Friday, October 16, 2015


Soldiers in Swaziland put 16 bullets into a man and killed him because he would not stop his car at a road check.

This was the latest in a long line of incidents that show the kingdom’s army is out of control and also enforces a shoot-first-ask-questions-later policy.

The army in Swaziland is known as the Umbutfo Swaziland Defence Force (USDF) and has King Mswati III, sub-Saharan Africa’s last absolute monarch, as its chief.

The Swazi Observer, a newspaper in effect owned by the King, reported on Friday (16 October 2015) that the soldiers, ‘found themselves with no option but to open fire when a Toyota Tazz bearing foreign registration numbers was smuggled into the kingdom with the occupants failing to stop when ordered to do so’.

It added, ‘A total of 16 bullet wounds were found on the deceased’s body which the army riddled through at him as he tried to escape.’

The shooting occurred at Gege. There were two occupants in the vehicle believed to have been stolen from around Piet-Retief. The driver was killed on the spot while his colleague who also got shot managed to flee with several bullet wounds, according to the Observer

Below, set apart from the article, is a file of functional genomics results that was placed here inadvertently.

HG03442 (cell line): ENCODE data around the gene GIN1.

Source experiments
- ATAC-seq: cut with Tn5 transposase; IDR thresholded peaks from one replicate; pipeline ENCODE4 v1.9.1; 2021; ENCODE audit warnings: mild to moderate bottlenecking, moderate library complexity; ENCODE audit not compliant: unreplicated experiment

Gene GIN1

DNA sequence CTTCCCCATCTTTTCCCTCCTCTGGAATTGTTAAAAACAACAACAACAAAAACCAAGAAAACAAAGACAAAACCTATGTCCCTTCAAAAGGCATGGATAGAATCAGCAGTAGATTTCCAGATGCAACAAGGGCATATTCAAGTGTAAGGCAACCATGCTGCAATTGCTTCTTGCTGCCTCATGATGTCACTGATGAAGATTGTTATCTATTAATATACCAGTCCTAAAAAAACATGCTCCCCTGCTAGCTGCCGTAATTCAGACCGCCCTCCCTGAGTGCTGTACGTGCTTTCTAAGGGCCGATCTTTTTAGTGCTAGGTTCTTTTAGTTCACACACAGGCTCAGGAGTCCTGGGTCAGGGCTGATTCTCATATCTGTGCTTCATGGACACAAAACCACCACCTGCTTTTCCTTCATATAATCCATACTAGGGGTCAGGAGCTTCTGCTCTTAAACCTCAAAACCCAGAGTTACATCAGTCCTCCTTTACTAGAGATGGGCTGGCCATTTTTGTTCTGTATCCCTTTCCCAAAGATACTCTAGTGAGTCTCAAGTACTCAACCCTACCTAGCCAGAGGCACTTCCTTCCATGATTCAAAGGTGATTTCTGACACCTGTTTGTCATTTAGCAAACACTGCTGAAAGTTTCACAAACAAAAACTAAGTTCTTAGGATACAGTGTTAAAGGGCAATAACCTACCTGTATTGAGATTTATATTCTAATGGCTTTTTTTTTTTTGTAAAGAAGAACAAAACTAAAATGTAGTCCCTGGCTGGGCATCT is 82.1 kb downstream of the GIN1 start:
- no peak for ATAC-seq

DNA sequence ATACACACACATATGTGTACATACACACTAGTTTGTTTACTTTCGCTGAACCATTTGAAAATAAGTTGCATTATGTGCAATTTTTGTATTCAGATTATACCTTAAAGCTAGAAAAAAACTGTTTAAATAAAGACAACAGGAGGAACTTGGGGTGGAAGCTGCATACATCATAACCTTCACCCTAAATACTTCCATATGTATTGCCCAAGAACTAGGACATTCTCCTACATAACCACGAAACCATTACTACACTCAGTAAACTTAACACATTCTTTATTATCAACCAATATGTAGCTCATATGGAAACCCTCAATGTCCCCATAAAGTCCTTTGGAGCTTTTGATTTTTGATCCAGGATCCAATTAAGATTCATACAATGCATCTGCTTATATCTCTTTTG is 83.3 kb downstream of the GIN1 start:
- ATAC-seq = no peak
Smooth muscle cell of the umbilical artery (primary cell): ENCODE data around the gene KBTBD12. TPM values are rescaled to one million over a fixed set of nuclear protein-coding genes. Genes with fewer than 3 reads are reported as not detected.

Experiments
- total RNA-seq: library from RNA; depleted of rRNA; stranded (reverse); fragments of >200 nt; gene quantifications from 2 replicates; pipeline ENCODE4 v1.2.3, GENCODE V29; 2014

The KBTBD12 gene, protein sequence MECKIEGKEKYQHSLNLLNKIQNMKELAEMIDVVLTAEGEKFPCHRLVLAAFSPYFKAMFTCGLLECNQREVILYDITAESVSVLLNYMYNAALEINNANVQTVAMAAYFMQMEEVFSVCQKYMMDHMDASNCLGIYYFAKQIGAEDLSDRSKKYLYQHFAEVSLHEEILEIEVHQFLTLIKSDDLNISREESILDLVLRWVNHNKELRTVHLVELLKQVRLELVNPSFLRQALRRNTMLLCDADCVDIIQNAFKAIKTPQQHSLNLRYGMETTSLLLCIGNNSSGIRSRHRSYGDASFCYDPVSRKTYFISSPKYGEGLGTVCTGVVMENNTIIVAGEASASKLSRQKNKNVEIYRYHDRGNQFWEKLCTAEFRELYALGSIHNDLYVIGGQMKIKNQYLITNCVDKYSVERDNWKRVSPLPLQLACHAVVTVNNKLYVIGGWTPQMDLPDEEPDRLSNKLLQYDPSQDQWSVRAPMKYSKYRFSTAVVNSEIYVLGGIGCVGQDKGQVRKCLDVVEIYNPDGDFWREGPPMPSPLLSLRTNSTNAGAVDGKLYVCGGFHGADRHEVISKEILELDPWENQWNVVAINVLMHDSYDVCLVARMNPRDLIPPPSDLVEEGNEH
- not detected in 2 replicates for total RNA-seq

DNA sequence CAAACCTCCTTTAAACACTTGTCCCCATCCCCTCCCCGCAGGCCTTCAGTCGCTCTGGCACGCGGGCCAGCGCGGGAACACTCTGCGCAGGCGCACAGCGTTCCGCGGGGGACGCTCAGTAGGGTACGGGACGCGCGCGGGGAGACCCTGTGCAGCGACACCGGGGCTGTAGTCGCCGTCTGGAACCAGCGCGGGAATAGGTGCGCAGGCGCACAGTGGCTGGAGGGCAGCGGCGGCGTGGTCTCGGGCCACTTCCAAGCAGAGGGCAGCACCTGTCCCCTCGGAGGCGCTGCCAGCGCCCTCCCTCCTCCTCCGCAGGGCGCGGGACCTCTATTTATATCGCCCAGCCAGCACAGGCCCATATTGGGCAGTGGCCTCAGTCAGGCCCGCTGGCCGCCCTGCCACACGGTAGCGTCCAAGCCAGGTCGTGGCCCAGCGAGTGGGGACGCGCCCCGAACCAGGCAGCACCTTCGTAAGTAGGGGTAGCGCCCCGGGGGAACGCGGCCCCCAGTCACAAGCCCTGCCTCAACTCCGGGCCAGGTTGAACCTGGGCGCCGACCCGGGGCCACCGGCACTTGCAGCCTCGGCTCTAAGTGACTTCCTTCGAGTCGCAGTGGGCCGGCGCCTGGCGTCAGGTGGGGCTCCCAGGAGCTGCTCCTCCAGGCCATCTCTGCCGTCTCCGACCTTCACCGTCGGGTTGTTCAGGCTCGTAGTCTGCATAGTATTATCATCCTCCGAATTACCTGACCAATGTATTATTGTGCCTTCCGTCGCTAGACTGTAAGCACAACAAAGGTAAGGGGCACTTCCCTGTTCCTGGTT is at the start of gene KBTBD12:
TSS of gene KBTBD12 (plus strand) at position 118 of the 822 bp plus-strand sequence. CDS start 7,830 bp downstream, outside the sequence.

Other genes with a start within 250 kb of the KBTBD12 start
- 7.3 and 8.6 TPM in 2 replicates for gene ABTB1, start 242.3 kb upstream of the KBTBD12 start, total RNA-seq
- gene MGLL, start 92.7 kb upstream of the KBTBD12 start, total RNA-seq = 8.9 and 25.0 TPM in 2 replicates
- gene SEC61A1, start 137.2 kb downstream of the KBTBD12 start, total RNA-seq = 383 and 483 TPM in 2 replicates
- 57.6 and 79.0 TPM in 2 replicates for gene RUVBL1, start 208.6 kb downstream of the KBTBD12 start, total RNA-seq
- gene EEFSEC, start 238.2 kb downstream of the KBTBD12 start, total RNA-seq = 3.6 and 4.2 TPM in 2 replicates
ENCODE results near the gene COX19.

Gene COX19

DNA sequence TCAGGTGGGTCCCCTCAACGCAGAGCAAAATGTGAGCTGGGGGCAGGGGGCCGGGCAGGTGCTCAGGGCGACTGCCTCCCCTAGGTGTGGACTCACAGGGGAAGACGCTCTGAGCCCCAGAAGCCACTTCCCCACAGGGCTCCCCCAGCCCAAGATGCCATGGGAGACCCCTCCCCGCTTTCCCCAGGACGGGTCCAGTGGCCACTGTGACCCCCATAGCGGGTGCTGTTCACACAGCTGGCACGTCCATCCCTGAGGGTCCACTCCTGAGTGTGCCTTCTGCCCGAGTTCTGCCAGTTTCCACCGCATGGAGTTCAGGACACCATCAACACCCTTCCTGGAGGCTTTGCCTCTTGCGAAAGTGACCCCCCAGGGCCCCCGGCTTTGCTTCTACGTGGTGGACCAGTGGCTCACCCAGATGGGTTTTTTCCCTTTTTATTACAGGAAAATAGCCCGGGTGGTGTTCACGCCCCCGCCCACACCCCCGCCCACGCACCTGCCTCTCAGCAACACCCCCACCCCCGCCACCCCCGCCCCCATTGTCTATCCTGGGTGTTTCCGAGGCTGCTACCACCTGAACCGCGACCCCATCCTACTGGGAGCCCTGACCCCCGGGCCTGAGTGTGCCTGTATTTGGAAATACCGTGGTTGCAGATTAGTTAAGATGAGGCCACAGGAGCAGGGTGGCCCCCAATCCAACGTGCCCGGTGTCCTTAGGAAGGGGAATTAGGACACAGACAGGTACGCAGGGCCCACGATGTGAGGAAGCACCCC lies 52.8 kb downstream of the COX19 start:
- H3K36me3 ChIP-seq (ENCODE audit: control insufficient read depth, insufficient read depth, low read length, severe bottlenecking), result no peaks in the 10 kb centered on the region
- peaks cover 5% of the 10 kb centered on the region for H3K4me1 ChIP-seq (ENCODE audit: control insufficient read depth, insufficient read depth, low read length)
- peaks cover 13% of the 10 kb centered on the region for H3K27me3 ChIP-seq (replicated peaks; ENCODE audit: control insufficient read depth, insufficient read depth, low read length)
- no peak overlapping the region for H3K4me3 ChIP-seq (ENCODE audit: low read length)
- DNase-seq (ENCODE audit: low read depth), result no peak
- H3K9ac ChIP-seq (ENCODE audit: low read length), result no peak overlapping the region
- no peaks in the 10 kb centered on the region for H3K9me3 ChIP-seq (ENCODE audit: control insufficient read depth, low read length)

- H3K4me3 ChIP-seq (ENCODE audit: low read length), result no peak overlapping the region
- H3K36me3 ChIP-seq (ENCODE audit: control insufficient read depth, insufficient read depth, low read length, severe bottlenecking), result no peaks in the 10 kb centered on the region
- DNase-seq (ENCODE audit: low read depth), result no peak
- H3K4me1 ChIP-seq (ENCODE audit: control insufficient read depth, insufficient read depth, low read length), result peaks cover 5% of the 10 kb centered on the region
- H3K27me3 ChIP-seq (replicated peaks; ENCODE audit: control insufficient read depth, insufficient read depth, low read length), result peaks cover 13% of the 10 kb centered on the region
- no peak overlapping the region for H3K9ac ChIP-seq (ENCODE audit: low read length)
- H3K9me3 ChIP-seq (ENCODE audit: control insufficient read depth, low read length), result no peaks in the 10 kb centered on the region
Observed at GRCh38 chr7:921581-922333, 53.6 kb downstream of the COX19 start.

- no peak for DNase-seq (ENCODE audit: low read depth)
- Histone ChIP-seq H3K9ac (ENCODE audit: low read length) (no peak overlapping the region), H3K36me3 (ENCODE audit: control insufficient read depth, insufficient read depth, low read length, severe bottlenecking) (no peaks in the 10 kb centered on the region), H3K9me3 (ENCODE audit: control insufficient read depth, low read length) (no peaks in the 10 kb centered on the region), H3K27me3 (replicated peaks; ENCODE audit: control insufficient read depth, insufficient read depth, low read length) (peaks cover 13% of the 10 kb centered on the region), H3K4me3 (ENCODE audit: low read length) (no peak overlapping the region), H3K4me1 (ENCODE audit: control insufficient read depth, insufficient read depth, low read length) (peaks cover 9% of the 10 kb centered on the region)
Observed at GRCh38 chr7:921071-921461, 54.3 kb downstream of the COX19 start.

The newspaper added, ‘Army mouthpiece Madoda Mkhatshwa said the soldiers tried to stop the car but the driver ignored them even after firing warning shots.’

This incident comes less than two weeks or so after soldiers also gunned down another suspected car smuggler near Mshololo not far from Zombodze Emuva. 

In July 2015 it was reported by Titus Thwala a member of the Swazi parliament that Swaziland soldiers beat up old ladies so badly they had to be taken to their homes in wheelbarrows. They were among the local residents who were regularly beaten by soldiers at informal crossing points between Swaziland and South Africa.

This was not the first time soldiers in Swaziland have been accused of beating and torturing people. A man was reportedly beaten with guns and tortured for three hours by soldiers who accused him of showing them disrespect.

Soldiers have been out of control in the kingdom for a very long time. In January 2010 they were warned by the Swaziland Human Rights and Public Administration Commission that their attacks on civilians amounted to a ‘shoot to kill’ policy and this was unconstitutional. 

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